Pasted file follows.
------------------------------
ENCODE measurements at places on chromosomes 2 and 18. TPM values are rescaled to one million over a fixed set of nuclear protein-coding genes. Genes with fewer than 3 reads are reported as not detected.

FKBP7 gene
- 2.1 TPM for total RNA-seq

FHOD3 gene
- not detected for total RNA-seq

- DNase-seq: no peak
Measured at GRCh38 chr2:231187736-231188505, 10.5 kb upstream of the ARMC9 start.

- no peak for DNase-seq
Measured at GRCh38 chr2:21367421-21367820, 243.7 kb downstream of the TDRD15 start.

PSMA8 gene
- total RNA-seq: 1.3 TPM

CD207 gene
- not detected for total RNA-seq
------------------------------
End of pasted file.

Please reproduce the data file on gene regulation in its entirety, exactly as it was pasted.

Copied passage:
ENCODE measurements at places on chromosomes 2 and 18. TPM values are rescaled to one million over a fixed set of nuclear protein-coding genes. Genes with fewer than 3 reads are reported as not detected.

FKBP7 gene
- 2.1 TPM for total RNA-seq

FHOD3 gene
- not detected for total RNA-seq

- DNase-seq: no peak
Measured at GRCh38 chr2:231187736-231188505, 10.5 kb upstream of the ARMC9 start.

- no peak for DNase-seq
Measured at GRCh38 chr2:21367421-21367820, 243.7 kb downstream of the TDRD15 start.

PSMA8 gene
- total RNA-seq: 1.3 TPM

CD207 gene
- not detected for total RNA-seq